I must admit, I hadn’t heard of Nicholas Winton until a few years ago, when he had already hit the century mark in age. He wasn’t a man I had read in about in history textbooks or learned about when I studied World War II in social studies class. And Winton probably preferred it that may. While it is important to acknowledge all the men and women who fought for their respective countries, few could say they saved as many lives as Sir Nicholas. So who was this mystery man?
A lad of humble London origin, Winton was 28 when the Nazi party first started encroaching on European territories in 1938. When taking a skiing holiday in Switzerland, a friend casually mentioned he should visit Czechoslovakia. He did. And he 669 children, most of them Jewish, in the process. It has been the kindertransport, (German for children transport) and Winton was at its lead. After getting permission to cross into the Netherlands and getting a guarantee from Britain, eight trains of children would eventually find their way to a new home and Winton personally worked with families in adopting the children and finding them happiness. Sadly, a ninth train of 250 never made it; stopped on the eve of the declaration of war.
According to one of the children he saved, Winton was a greater man than Oskar Schindler, because unlike the latter, the former never made any money off the youth he saved. Plus, the general public did not know of Winton’s greatness for over forty years until his wife found a scrapbook in the attic of their house. Unassuming as ever, he gathered up the children and then promptly went on living his life. He didn’t boast, didn’t seek fame or fortune, and saw it as a civic duty rather than a calling from God (later in life he declared himself an atheist). That is the definition of a true hero if there ever was one.
In 1989, the accolades and recognition started to come in when the BBC Program That’s Life reunited him with more than two dozen of the children he had helped saved. In 2002, at the young age of 92, he was knighted by the Queen for his role in the kinder transport. On May 19, 2014 – his 105th birthday – he received the Order of the White Lion from Czech President Milos Zeman, the highest honour that can be received.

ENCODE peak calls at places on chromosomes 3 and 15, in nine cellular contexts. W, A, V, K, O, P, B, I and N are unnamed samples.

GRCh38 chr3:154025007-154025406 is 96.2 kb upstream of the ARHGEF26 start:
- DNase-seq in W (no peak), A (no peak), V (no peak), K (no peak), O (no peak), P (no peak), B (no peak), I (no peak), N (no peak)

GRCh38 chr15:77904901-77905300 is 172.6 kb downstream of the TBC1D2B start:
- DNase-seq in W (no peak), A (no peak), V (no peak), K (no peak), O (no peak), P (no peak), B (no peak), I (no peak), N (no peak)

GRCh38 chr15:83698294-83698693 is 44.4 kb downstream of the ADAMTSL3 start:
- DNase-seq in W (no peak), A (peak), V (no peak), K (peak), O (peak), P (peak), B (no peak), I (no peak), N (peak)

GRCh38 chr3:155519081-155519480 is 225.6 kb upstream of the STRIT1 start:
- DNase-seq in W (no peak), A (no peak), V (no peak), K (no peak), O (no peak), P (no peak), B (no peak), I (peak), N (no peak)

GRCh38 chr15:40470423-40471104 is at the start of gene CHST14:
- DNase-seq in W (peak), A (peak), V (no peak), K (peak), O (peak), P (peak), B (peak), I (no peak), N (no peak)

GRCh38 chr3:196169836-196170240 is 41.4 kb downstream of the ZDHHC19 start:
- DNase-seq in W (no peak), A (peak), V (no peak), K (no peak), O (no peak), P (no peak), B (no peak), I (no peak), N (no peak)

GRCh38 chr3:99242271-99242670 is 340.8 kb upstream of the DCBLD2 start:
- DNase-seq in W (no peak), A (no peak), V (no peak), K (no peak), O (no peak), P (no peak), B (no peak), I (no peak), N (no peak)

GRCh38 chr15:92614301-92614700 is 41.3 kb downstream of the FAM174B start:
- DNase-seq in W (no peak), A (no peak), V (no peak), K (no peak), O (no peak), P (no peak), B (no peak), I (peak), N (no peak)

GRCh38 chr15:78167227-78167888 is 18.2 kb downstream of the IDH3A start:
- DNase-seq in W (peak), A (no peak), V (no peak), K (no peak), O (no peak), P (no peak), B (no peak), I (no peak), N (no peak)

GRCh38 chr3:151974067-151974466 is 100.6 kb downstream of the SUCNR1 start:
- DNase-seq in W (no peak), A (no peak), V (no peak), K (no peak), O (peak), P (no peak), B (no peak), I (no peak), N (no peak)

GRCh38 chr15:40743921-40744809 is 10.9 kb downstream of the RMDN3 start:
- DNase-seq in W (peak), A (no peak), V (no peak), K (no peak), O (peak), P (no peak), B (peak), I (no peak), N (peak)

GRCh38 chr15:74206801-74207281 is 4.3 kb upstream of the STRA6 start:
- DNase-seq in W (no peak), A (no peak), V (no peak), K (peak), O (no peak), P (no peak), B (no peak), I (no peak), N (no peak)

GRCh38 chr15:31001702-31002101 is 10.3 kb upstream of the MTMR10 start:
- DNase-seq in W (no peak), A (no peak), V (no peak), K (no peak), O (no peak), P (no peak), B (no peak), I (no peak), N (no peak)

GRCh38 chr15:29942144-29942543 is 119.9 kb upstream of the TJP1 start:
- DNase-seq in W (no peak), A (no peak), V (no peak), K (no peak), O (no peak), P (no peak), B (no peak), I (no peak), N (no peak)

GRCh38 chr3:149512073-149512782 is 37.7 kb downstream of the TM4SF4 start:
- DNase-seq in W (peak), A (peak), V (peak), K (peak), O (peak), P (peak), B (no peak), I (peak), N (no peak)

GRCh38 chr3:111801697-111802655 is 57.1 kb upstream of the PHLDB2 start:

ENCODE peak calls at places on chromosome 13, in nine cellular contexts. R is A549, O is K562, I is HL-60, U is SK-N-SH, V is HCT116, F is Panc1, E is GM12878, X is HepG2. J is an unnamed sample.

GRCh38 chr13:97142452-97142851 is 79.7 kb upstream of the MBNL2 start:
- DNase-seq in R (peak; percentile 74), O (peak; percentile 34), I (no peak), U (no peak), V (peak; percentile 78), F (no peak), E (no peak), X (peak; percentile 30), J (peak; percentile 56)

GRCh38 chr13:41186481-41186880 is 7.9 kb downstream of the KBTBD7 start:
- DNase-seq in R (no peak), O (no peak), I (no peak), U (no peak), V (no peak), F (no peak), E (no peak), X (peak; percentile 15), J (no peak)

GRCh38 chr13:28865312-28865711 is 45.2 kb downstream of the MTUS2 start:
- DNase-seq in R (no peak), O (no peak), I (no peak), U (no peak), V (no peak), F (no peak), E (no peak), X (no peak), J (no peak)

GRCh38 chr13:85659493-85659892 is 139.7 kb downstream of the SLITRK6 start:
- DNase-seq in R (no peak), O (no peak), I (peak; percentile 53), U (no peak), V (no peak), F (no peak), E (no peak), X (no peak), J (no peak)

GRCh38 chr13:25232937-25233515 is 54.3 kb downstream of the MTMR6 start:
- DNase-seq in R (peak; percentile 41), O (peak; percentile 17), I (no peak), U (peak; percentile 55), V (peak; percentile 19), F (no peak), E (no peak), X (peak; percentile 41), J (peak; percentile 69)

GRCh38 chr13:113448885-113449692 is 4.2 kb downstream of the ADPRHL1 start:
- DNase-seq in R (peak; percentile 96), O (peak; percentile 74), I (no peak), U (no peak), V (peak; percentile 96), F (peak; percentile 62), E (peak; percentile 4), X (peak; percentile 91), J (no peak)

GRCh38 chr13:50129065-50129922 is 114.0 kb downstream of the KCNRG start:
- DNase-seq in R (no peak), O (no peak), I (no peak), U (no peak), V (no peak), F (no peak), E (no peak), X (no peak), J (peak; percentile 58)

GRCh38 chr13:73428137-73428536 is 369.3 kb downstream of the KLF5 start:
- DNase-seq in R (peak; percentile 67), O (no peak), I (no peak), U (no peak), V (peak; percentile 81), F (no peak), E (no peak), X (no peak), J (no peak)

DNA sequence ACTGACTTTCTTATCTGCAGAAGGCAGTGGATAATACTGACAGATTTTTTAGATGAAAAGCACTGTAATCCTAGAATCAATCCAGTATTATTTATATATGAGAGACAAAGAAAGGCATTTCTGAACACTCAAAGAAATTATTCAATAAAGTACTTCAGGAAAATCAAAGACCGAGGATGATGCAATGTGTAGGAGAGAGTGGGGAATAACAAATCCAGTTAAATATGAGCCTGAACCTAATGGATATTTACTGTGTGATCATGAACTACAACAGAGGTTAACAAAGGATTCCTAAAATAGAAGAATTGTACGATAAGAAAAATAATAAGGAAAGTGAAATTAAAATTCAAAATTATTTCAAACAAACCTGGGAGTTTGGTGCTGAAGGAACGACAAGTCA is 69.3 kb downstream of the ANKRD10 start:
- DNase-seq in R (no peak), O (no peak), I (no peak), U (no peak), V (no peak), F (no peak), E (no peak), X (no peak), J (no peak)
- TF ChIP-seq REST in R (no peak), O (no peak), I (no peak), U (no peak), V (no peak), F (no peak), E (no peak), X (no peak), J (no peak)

He is also the subject of three films by Slovak director Matej Minac – All My Loved Ones – in which he was portrayed by Rupert Graves of Sherlock fame, and the documentaries The Power of Good: Nicholas Winton, which won an Emmy Award in 2003, and Nicky’s Family. A play about his life – Numbers From Prague – was performed in Cambridge in 2011. He was featured in the documentary In The Arms of Strangers: Stories of the Kindertransport which was narrated by Judi Dench and received the Academy Award for best Documentary Feature. A statue of Winton stands in the railway station in Prague.
Other awards have included: Pride of Britain award, British Hero of the Holocaust, Order of Tomas Garrigue Masaryk – a Czech award bestowed to individuals who fight for human rights – cross Merit Minister of Defence, and in Kunzak there is Nicholas Winton Elementary School. In 2008 he was nominated by the Czechs for the Nobel Peace Prize. Two Czech Astronomers – Jana Ticha and Milos Tichy – named the minor planet 19384 Winton after Sir Nicholas. And so much more.
As my country is currently having its human rights record reviewed the UN, I reflect on the life of a true champion of human rights; a quiet hero. He was 106, and he died on the 148th birthday of my country. If any Canadian turns out be even an eighth of the man Sir Nicholas was then we can truly celebrate. But for now, we pause and remember a man who has finally gone back to be with the earth. A man, a hero. A legend.